In 2010, NAL sold its wholly-owned subsidiary, Norse Castings Ltd (“NCL”), to Dickinson for £1. No evidence of a board meeting was recorded and it was clear that the other NAL directors were not consulted about the sale: Mr Williamson was not told about the sale until after the fact and Mrs Dickinson was not sure when she first learned about it.

Later that year, NAL entered into an agreement with each of its shareholders to buy back a total of 2.5 million shares at nominal value. All the documents relating to the buy-back were signed by Dickinson and NAL did not make any payment for the purchase of the shares; rather the funds were left in the company as a debt to the shareholders secured by a debenture in Dickinson’s name.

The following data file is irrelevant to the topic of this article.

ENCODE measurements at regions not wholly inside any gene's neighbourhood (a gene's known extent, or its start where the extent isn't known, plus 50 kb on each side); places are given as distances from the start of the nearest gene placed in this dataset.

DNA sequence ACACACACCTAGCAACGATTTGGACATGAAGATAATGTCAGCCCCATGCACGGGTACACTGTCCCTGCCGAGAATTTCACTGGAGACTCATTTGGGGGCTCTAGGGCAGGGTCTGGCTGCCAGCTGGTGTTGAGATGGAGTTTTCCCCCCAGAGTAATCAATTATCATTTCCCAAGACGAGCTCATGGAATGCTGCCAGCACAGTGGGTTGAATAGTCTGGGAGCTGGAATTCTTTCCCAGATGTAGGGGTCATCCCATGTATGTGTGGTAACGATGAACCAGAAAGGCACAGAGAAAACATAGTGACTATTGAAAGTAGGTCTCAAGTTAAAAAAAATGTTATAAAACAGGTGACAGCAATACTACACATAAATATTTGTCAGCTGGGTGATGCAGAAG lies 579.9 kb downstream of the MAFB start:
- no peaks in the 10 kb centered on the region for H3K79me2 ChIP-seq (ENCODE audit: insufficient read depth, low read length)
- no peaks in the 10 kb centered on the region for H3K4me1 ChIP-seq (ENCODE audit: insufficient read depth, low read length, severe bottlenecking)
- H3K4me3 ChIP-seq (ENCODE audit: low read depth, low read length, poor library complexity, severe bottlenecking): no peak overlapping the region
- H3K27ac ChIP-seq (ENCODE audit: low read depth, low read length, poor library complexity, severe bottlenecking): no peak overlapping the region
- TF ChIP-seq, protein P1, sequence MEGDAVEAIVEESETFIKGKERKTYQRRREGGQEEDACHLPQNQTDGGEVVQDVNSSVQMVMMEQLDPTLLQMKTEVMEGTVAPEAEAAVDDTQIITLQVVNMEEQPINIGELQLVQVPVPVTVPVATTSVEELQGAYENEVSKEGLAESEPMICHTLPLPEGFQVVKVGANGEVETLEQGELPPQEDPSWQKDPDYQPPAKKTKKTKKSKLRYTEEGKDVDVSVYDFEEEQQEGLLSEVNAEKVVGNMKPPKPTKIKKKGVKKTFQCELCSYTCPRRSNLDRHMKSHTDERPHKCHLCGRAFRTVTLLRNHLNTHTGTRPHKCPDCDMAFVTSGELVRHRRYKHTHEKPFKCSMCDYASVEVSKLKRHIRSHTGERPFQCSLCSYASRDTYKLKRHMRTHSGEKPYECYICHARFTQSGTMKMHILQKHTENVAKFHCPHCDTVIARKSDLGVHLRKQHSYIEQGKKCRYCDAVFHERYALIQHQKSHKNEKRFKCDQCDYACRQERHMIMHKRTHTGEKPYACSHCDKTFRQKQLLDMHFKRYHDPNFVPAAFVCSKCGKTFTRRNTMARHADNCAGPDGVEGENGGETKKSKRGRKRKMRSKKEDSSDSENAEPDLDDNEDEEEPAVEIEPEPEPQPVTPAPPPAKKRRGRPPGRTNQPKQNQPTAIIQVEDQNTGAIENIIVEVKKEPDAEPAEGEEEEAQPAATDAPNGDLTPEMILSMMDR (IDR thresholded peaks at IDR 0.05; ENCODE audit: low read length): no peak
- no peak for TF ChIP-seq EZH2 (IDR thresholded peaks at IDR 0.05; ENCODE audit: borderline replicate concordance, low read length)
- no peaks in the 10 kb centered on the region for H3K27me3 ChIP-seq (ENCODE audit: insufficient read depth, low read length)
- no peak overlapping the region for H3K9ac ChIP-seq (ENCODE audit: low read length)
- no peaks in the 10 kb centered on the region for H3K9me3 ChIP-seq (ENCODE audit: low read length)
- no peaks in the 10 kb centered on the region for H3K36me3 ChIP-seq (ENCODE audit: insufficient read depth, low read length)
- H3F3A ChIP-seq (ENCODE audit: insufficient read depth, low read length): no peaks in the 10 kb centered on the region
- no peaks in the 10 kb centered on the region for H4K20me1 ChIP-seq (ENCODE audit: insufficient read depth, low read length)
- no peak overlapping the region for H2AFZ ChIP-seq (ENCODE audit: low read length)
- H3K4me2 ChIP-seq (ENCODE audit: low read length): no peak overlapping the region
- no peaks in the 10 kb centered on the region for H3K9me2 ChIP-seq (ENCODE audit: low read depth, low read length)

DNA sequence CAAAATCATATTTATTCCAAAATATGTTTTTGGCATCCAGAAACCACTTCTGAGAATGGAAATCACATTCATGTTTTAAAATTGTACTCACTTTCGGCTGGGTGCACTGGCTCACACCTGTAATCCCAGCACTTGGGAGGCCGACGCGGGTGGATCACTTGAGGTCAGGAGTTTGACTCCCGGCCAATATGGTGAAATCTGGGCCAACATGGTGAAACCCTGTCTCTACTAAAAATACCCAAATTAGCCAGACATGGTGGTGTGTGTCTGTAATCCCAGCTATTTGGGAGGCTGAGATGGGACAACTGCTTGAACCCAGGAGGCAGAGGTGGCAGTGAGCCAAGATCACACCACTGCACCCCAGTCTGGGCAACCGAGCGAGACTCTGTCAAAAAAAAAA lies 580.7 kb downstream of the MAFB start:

Transfer of factory premises

The judge found that the 2005 transfer of the factory premises was void for the following reasons:

  • the board meeting, which was evidenced by the board minute, to approve the transfer had never happened;
  • even if it had happened, the decision would not have been properly approved as:
    • Dickinson would not have been entitled to vote on the transaction or be counted in the quorum by virtue of being interested in the transaction; and
    • Mrs Dickinson could not have approved the transaction on her own as the quorum for a directors’ meeting was two directors; and
  • it could not have been ratified under the Duomatic principle (i.e. unanimous approval of the shareholders) as Dickinson was not entitled to act unilaterally on behalf of the pension scheme (the professional trustee was not aware of the transaction).